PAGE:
By Richard John Stapleton
In industries in which there is inelastic demand, in industries in which people have to buy a product or service regardless of prices charged, free competition does not work in the best interest of customers. Prices charged are not inexorably driven down by competition to an optimum level for all stakeholders, to the lowest prices that fairly compensate all factors of production in the industry, including a rational return for the owners of capital.
By Wayne Madsen
Ever since the dawn of modern telecommunications, the American public has been guaranteed by law certain inalienable rights. The law that established the Federal Communications Commission (FCC), the Communications Act of 1934, enshrined for all Americans the principle of universal access to communications services. Subsequent laws have expanded universal access from telephones to other services, such as high-speed Internet. There is a particular right of universal access to communications for those living in rural and insular areas, and low-income Americans. The other FCC law that guaranteed Americans the right of access to the communications conduits of the public commons, in this case, the public airwaves, was the Fairness Doctrine of 1949. The doctrine required holders of public broadcast licenses to provide honest, equitable, and balanced views of public importance. In 1987, President Ronald Reagan abolished the Fairness Doctrine in order to please the wealthy GOP donors who owned various media conglomerates.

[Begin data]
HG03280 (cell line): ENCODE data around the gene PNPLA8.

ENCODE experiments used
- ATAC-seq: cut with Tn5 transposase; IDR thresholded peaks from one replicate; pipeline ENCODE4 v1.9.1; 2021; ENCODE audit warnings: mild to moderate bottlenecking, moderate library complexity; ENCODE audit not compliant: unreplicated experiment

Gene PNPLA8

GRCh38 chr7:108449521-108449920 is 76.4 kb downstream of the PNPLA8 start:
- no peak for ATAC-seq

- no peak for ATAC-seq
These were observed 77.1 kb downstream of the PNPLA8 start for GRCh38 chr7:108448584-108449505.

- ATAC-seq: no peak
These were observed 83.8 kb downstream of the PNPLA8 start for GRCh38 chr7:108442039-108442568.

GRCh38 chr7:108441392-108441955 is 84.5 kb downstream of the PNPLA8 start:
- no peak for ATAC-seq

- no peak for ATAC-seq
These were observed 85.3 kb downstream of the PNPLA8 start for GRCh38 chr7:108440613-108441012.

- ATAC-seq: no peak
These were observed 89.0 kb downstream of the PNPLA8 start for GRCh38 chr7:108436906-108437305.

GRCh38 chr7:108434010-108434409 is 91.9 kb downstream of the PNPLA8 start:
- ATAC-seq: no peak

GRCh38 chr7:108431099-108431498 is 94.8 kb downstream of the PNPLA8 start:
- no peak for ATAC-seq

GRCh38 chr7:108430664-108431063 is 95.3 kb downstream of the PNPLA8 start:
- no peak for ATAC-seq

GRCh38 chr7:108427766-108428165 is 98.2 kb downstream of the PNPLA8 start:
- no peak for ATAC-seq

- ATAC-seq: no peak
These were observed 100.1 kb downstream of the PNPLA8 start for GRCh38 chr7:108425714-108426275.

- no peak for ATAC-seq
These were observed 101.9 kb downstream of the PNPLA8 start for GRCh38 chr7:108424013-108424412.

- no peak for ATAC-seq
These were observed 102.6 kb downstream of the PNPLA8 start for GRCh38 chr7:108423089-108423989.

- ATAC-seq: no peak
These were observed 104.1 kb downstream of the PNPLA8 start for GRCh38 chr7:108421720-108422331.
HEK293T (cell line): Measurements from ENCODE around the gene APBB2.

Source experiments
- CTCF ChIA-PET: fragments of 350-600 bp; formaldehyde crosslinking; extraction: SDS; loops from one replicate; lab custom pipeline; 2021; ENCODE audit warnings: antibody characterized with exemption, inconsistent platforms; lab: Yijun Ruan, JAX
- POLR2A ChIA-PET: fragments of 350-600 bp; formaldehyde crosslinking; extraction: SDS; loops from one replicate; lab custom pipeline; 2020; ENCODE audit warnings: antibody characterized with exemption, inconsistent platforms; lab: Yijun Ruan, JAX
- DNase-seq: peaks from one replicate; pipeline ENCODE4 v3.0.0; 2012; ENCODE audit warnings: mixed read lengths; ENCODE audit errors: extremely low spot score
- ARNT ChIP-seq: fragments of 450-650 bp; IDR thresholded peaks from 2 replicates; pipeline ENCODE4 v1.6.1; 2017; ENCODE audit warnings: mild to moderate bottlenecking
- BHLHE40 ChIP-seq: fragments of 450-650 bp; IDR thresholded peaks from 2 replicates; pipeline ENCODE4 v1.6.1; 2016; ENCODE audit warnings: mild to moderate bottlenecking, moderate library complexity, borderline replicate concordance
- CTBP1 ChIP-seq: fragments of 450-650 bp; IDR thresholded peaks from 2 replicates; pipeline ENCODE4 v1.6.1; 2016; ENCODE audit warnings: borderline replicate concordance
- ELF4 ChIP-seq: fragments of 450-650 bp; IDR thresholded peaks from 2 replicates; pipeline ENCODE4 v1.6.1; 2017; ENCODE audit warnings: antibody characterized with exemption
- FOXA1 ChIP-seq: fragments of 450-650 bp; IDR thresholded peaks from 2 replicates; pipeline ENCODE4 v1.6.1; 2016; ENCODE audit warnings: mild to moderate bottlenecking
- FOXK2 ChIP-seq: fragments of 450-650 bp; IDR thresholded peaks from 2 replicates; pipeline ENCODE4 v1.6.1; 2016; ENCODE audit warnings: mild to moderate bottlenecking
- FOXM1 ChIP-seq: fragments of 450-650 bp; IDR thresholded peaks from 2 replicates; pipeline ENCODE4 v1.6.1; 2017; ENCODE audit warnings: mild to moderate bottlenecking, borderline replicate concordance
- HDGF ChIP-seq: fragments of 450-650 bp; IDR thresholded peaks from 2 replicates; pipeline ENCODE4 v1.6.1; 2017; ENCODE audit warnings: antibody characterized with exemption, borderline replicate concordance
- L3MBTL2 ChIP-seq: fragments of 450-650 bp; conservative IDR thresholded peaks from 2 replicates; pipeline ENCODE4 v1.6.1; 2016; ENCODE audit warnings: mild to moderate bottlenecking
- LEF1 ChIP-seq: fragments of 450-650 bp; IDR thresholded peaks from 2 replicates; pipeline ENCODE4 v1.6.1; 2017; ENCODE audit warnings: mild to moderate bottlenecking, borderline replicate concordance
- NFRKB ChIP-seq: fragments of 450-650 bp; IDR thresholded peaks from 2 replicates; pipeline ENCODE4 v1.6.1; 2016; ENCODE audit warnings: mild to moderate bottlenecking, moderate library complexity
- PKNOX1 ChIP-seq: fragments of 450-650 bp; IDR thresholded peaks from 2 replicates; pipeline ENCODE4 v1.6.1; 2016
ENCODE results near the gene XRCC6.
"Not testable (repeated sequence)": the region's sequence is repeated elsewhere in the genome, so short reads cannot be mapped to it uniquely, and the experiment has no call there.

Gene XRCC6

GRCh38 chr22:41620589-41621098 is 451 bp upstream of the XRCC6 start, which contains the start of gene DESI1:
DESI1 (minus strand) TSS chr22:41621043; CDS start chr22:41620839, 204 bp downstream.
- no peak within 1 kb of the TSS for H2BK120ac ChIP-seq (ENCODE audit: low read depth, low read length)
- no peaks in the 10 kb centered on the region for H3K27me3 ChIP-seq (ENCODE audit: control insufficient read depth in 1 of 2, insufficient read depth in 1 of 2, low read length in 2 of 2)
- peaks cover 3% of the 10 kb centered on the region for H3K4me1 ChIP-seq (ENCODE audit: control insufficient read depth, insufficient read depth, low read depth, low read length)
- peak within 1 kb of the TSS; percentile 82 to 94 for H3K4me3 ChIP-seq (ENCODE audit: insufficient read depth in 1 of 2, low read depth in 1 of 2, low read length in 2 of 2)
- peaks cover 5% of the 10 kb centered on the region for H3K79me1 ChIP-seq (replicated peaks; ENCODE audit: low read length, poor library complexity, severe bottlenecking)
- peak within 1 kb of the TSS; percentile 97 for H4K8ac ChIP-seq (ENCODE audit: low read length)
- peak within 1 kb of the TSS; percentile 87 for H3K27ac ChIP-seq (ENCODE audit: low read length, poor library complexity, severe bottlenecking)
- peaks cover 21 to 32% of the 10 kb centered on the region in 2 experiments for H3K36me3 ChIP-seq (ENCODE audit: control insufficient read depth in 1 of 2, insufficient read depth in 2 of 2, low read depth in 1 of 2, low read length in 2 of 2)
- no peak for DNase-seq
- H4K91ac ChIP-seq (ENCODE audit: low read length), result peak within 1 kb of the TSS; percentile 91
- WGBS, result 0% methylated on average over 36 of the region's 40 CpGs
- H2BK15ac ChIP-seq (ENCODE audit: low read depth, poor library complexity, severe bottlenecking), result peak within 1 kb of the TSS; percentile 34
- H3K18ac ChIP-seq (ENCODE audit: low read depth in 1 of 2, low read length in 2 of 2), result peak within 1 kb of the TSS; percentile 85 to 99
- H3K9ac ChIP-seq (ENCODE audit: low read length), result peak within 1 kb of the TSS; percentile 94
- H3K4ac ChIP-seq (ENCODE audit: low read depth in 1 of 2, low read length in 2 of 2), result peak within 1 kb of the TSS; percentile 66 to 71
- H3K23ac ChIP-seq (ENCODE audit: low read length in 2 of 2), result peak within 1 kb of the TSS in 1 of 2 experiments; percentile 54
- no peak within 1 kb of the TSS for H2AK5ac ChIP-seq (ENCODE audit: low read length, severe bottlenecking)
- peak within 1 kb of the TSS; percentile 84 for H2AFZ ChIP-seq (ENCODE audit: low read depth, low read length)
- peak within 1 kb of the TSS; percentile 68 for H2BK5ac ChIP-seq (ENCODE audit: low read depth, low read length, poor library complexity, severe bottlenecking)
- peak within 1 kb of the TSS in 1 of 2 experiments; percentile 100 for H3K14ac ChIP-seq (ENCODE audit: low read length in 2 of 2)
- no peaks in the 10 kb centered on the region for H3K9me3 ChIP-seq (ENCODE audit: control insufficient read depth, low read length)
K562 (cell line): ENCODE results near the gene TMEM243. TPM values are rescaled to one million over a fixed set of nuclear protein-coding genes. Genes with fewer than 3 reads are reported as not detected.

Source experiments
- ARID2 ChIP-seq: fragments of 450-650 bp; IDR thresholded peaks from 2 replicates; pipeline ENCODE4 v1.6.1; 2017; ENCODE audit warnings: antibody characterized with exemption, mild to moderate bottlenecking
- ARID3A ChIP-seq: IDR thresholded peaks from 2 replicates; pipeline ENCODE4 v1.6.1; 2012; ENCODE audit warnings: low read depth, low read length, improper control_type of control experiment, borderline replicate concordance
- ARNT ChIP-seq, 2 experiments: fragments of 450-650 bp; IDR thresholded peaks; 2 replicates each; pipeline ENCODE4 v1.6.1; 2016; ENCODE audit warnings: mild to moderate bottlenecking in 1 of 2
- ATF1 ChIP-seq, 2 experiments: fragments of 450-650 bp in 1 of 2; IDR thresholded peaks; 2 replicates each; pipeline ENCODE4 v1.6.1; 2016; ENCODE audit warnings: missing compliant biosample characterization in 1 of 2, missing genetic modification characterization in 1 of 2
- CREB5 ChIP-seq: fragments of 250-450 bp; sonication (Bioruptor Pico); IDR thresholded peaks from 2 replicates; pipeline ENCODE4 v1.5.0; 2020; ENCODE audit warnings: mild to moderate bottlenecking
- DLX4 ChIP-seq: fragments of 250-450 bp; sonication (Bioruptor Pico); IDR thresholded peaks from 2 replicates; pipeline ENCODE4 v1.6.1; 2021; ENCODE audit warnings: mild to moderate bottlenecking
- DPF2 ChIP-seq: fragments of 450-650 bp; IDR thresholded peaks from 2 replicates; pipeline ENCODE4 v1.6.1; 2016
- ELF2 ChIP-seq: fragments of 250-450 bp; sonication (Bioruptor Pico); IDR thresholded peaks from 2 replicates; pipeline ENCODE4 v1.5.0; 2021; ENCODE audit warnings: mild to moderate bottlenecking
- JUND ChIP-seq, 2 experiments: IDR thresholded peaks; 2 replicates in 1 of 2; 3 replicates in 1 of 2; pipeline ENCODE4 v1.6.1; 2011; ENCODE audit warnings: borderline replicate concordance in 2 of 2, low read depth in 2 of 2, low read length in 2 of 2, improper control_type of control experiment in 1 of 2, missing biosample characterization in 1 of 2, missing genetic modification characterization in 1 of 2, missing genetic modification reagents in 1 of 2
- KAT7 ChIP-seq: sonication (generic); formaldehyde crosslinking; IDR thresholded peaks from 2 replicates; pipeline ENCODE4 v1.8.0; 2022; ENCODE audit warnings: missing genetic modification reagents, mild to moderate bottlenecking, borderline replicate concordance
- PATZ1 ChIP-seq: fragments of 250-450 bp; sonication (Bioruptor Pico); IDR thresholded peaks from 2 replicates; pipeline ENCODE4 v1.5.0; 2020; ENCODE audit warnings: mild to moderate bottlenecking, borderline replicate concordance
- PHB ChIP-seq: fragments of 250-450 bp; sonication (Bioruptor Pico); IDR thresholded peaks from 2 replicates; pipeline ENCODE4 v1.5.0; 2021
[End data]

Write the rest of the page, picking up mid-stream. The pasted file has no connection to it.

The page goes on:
If the documents that Donald Jr. was emailing about are deemed valuable, soliciting them is a criminal offense. A legal expert weighs in.
By Ciara Torres-Spelliscy
Jay Sekulow, one of the president’s private lawyers, has been making the rounds of radio, and network and cable TV shows trying to put out the fire set by Donald Trump Jr.’s release of emails which confirm that Trump Jr., Jared Kushner and Paul Manafort met with Russian lawyer Natalia Veselnitskaya, who claimed to have compromising material about Hillary Clinton during the 2016 presidential race.
By Robert Reich
It won’t be easy to impeach Donald Trump. No president in American history has ever been convicted on articles of impeachment.
Home to some 20 million people—6 percent of Americans—they are the nation’s largest source of unsubsidized affordable housing, offering a shot at the American dream to people who can’t afford a traditional home.
By Sara Terry